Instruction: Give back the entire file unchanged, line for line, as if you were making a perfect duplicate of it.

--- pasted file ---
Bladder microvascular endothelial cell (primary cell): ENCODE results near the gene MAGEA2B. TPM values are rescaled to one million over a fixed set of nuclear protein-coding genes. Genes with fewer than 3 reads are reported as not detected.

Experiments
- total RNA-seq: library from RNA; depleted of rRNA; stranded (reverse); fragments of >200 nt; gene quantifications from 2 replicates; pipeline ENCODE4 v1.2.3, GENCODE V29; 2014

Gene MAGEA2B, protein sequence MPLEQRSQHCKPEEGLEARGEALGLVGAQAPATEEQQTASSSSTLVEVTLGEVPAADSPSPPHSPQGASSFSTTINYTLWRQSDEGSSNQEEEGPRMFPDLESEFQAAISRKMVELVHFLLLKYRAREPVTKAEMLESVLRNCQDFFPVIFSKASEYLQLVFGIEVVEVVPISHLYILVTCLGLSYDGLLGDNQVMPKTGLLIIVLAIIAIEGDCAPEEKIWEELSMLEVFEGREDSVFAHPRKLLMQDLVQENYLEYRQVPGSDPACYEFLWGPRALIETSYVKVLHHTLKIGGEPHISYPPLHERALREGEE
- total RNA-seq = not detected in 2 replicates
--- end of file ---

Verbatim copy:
Bladder microvascular endothelial cell (primary cell): ENCODE results near the gene MAGEA2B. TPM values are rescaled to one million over a fixed set of nuclear protein-coding genes. Genes with fewer than 3 reads are reported as not detected.

Experiments
- total RNA-seq: library from RNA; depleted of rRNA; stranded (reverse); fragments of >200 nt; gene quantifications from 2 replicates; pipeline ENCODE4 v1.2.3, GENCODE V29; 2014

Gene MAGEA2B, protein sequence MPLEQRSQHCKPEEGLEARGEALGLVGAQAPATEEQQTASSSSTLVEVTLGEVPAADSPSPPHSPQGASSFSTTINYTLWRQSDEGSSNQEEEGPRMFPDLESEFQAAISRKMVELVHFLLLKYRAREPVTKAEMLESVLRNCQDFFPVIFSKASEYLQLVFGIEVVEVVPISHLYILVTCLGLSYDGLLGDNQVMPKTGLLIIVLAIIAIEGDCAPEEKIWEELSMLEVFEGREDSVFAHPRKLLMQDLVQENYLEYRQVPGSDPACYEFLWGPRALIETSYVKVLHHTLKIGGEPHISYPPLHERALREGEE
- total RNA-seq = not detected in 2 replicates